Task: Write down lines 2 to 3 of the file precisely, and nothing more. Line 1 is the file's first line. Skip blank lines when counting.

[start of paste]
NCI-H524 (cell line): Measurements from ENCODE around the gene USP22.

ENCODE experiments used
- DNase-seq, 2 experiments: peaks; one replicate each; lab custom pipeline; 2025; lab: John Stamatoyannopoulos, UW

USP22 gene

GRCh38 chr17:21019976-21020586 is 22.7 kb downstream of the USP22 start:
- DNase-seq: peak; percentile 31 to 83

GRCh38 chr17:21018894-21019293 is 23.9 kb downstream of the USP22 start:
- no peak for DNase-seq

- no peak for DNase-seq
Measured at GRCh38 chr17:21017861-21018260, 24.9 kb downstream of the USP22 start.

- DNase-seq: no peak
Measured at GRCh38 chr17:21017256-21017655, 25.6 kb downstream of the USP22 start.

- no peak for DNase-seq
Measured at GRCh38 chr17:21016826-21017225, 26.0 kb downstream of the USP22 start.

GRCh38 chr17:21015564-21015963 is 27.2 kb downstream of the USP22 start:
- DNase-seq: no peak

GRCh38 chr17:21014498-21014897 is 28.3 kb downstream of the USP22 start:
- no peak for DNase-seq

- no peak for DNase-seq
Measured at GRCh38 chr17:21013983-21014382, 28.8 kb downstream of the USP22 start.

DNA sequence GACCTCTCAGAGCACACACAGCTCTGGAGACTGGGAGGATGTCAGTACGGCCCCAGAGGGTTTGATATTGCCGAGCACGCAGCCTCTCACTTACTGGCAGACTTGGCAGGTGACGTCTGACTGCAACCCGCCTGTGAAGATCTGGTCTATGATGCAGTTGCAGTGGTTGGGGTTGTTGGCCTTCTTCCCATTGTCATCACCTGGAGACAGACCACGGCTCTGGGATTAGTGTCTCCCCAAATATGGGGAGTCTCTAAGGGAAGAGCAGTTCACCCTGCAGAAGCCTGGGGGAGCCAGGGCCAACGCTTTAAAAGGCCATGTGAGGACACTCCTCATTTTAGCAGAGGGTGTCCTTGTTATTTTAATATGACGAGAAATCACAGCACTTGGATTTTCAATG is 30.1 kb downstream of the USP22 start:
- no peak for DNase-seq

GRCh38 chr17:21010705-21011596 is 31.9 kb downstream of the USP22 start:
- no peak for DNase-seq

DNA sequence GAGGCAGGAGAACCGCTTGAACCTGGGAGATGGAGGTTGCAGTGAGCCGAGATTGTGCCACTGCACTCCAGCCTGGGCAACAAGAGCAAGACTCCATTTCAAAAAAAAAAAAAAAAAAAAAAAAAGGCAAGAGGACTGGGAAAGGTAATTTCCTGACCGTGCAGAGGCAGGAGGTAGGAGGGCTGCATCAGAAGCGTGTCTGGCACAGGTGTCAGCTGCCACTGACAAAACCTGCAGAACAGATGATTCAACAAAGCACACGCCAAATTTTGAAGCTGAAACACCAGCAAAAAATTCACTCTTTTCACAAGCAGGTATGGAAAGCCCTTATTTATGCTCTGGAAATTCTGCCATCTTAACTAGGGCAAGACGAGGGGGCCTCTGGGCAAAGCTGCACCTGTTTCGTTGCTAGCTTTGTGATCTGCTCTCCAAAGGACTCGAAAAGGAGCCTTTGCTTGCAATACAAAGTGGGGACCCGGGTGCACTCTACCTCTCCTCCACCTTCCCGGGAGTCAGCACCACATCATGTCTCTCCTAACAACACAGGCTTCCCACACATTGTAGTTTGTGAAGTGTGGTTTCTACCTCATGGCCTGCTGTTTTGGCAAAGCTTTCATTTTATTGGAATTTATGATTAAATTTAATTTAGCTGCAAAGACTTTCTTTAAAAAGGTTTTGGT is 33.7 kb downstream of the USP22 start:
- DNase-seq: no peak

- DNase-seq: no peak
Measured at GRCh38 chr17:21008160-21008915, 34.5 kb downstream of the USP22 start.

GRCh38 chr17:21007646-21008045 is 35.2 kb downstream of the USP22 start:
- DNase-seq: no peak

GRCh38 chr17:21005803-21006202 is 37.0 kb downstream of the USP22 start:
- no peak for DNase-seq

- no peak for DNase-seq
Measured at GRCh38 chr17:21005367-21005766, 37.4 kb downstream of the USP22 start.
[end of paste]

ENCODE experiments used
- DNase-seq, 2 experiments: peaks; one replicate each; lab custom pipeline; 2025; lab: John Stamatoyannopoulos, UW